. . . the whole crowd of disciples began to praise God in loud voices for all the miracles they had seen (Luke 19:37).
Few places are harder to live in than the gap between what we expect and what we get, that intolerable chasm that separates what we think we deserve and what our lives have actually delivered to us.
The pain we feel in that gap is something we generally label ‘disappointment.’ We can barely tolerate being there and we’ll do just about anything to find a way out.
Sometimes that means we adjust our expectations. The pain of disappointment is alleviated by lowering our sights. But with every downward adjustment hope is diminished, and eventually we find we’ve stopped dreaming altogether.
Another strategy moves in the opposite direction. Sometimes the tension between what we expect and what we get means we push ourselves harder, lashing out at whoever or whatever gets in the way of what we insist is rightly ours. Quite often we ricochet back and forth between both of those responses: resignation or anger, passive acceptance, or violent force.
Holy Week is bracketed by shouting crowds. On the front end of Holy Week we remember the day Jesus entered the city of Jerusalem. Luke tells us that the crowd that welcomed him that day “praised God in loud voices for all the miracles they had seen” (19:37). Their shouts were grounded in past events that had shaped their expectations of what would soon be. The miracle-working Jesus was their long-awaited King.
By the time we get to the end of the week those expectations are thoroughly shattered. This celebrated King has failed to deliver and now the crowds are shouting something different. “Hosanna” has morphed to “Crucify.” Even Jesus’ closest followers struggled during those final days of his life. By Friday afternoon, all of the disciples have scattered.
Holy Week is the story of what it means to walk with Jesus in the midst of unmet expectations.
Welcome to Jerusalem
As for us – plenty of us live every day with unmet expectations. Some of them are minor: a driver in front of you failed to use his turn signal; the kitchen completely messed up your order when you happened to be on a tight schedule.
Some of our expectations, however, are weighty. They go to the core of who we are and our vision of what life should be. The planned-for retirement brings a deadening boredom and feelings of uselessness. The new purchase becomes a draining burden rather than the status symbol it was supposed to be. The promotion proves to be a wrong fit for your best skills. In short, things are not working out like you had hoped they would.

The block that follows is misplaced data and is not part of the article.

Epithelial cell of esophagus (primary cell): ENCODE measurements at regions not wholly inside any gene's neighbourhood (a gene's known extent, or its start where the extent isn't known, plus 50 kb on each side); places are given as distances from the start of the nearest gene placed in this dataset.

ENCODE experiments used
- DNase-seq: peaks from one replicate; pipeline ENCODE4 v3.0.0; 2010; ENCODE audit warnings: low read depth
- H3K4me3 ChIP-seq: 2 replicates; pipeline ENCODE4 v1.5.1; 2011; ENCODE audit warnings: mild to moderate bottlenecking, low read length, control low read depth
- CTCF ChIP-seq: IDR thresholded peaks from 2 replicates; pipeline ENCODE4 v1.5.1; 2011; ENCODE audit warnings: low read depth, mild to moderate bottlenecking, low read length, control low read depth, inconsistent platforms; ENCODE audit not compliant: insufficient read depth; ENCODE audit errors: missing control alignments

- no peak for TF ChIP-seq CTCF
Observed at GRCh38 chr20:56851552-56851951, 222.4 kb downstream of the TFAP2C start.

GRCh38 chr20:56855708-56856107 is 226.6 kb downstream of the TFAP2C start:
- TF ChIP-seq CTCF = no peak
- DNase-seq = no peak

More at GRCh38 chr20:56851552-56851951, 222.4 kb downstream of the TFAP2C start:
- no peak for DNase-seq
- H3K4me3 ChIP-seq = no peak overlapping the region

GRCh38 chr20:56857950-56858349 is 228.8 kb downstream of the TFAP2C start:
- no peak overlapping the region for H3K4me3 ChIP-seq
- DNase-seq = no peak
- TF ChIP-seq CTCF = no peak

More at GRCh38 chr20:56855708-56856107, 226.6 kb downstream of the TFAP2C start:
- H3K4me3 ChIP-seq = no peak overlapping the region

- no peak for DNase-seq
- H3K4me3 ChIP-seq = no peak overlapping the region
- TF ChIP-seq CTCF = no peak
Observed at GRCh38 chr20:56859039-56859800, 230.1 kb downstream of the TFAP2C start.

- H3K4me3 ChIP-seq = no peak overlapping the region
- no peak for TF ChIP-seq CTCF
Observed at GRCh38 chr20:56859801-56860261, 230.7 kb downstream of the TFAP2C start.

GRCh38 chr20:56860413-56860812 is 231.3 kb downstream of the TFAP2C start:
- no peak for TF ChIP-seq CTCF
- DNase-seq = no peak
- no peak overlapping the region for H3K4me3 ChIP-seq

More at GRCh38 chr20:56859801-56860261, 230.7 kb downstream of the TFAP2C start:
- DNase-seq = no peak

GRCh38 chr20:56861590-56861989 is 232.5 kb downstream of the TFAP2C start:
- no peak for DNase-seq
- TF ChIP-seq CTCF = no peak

That gap between what we expected and what we actually experience is the place where faith wanes. Said another way, our disappointments can make it hard to say, “I believe.”
When the tension between what you hoped for and what you’ve received feel unbearable, hear the invitation of Jesus. Stay with him. Listen to his words. Watch what he’s doing. Don’t get swept up the noisy demands and expectations of the culture. God is at work. You may not see it now, but God is at work. Holy Week is an invitation to walk with Jesus even in the midst of our deepest disappointments, especially our disappointment with God.
To all who feel the ache of something that hasn’t worked out according to plan, welcome to Jerusalem. Welcome to Holy Week.
Consideration / Conversation: What separates ordinary disappointments (a canceled flight or rained-out game) from disappointment with God?
Lord Jesus, keep us close to you in the final days of this Lenten journey. Our expectations so easily become demands. We stop praying and start giving direction. Keep us attentive to what you are doing, especially when life unfolds in ways we didn’t expect or ask for. Teach us trust, even in the shadow of the cross. Amen.
One thought on “A Week of Disappointments”
So glad to be getting these messages again! Thanks for keeping us on The list!!
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